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Can acupuncture help my hay fever?

As the warmer temperatures return, and our thoughts turn to summer, there are thousands of people who are dreading the return of hay fever season and the miserable symptoms the condition brings.

I’m often asked how acupuncture can help to mitigate and reduce (and sometimes even eradicate) the itchy eyes, runny noses and endless sneezing that is often Mother Nature’s calling card as she begins the annual business of renewal.

To understand how acupuncture for hay fever is effective, it’s useful to understand the biological changes that you are experiencing when hay fever strikes.

Ultimately, hay fever is an allergic reaction to pollen. Some people are allergic to only certain types of pollen – e.g., grass seed pollen, which is among the most common while others have extreme sensitivity and are intolerant of all pollen types.

Over the last few decades, the number of people who are affected by allergies has grown. This is partly down to the physical and temporal changes in our environment, but also due to improved clinical immunity.

This immunity is good in one way – it means we are less likely to suffer with conditions that were once considered widespread and common, such as ‘flu.

But it has its downsides, too, because in improving immunity through clinical interventions, we are narrowing the opportunities our bodies have to develop natural immunity (which is usually longer lasting).

But while new allergies are always emerging, hay fever has been with us for a long time and though off-the-shelf remedies, such as antihistamines, can help to mask symptoms, the condition has been the scourge of thousands of people all their lives.

Acupuncture is an excellent option for those looking for a solution to manage symptoms that can be hugely debilitating and are often highly unpleasant.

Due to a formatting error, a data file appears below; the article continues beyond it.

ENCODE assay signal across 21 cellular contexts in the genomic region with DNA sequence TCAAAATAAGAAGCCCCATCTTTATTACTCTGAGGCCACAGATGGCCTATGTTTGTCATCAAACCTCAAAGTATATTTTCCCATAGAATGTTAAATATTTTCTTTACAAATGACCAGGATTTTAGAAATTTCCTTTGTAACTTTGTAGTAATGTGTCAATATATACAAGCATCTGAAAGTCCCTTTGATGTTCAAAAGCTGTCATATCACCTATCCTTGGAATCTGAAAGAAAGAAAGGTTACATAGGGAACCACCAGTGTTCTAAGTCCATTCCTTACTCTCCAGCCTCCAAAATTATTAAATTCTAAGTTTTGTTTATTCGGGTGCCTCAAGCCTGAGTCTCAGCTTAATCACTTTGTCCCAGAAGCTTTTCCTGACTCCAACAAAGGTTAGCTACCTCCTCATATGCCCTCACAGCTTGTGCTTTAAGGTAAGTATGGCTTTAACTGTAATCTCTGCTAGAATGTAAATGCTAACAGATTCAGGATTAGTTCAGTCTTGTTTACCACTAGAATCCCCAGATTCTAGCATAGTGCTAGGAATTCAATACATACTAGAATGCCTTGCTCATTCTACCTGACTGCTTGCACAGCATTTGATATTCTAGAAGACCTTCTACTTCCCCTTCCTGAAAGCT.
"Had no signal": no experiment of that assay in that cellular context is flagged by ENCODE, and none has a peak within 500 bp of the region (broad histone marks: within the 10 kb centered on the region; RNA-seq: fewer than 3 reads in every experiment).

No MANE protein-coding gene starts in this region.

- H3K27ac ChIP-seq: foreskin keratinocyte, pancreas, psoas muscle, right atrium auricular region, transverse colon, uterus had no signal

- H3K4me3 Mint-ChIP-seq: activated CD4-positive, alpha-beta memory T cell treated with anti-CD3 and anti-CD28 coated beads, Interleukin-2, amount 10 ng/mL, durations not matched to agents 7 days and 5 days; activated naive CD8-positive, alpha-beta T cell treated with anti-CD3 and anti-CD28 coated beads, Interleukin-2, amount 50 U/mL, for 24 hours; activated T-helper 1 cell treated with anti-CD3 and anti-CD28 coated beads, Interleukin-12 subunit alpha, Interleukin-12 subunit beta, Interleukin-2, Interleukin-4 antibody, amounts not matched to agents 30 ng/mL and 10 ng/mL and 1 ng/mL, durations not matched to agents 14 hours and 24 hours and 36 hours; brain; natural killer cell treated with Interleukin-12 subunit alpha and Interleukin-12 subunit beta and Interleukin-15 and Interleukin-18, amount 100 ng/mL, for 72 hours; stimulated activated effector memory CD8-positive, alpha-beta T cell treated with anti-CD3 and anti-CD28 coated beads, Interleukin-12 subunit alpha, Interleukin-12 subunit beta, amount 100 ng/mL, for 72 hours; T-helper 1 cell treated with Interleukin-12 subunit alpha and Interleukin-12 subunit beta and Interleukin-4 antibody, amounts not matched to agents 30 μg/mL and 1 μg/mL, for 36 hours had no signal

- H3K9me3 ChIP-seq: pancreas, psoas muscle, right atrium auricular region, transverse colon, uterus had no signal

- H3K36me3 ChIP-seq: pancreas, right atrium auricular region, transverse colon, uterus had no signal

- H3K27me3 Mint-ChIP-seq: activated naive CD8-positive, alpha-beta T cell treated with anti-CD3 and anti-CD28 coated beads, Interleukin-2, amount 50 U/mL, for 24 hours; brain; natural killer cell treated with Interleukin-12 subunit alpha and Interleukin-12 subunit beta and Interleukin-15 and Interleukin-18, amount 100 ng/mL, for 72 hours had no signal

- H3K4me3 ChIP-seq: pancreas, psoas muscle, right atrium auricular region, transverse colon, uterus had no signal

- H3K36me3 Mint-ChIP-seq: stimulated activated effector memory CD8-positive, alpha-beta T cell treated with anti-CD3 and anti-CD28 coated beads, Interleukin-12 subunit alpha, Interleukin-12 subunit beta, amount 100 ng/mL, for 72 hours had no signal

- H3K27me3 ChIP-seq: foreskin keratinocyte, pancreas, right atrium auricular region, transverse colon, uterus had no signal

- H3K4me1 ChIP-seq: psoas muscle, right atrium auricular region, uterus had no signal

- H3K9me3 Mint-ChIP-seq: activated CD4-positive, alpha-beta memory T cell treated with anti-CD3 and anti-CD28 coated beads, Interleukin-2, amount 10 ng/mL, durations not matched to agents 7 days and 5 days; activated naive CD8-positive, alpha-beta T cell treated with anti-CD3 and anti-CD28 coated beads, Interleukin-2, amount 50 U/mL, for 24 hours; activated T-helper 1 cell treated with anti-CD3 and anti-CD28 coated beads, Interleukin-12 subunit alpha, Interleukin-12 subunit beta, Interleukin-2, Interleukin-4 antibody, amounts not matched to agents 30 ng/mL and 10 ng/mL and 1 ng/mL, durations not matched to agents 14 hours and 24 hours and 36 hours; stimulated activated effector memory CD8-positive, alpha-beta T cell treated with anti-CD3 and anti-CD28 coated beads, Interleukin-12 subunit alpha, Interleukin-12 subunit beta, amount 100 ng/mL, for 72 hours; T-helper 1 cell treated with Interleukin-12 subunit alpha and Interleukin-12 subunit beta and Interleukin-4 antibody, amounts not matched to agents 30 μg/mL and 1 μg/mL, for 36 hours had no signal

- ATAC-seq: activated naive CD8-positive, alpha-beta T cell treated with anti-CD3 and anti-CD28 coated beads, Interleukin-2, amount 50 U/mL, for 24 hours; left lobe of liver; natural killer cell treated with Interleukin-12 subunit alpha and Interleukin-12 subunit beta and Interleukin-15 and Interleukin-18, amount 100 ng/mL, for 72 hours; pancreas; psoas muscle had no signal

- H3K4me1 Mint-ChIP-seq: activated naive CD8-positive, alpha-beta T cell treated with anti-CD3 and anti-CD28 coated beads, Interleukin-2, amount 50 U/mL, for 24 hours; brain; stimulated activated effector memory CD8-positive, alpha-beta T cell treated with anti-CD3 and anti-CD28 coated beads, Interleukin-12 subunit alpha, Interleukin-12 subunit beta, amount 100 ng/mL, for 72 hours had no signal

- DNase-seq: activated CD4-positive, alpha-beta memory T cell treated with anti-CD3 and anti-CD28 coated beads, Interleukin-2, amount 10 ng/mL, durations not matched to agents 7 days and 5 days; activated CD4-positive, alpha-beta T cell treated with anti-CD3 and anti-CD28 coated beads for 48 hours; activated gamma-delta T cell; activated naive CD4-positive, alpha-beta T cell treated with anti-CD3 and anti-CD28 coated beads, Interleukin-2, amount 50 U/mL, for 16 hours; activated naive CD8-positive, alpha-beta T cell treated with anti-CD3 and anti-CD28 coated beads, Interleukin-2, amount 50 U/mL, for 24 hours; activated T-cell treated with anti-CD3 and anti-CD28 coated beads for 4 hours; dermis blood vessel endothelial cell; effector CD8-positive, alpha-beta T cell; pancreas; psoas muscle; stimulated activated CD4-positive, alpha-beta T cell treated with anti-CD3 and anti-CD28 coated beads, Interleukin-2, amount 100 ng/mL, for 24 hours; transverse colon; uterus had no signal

As I write, we are about to enter the key period of the year for hay fever to strike. Although, strictly speaking, hay fever can be problematic from February, when the first signs of spring begin to appear, May and June are the months when the majority of people begin to experience symptoms.

Acupuncture is good for treating the symptoms that might already be present. However, its true benefit is felt when hay fever sufferers take early action to build up resistance to their allergy.

In other words, now is the time to try acupuncture for hay fever if you’re looking for a solution beyond your local pharmacy’s shelves.

What are the symptoms that acupuncture can help to manage?

The symptoms the majority of people experience when hay fever strikes are known collectively as Bi Qui in traditional Chinese medicine (TCM) and include:

  • Itchy, watery eyes
  • Runny nose
  • Frequent sneezing
  • Tickly throat or nose
  • Earache
  • Headaches

You may also experience fatigue (more than half of hay fever patients do) and find it difficult to get to sleep or enjoy uninterrupted sleep.

How does acupuncture for hay fever work

Before we deal with how acupuncture works, let’s deal with how hay fever works. In essence, once the allergen enters your system (usually through inhalation of pollen) your immune system immediately gets to work producing a chemical called histamine to fight it.

It is this chemical that produces the uncomfortable symptoms of hay fever.

To combat this, most doctors will either prescribe prescription-strength doses of antihistamine (for severe hay fever) or, in milder cases, recommend you buy a weaker-strength branded antihistamine treatment from your pharmacy.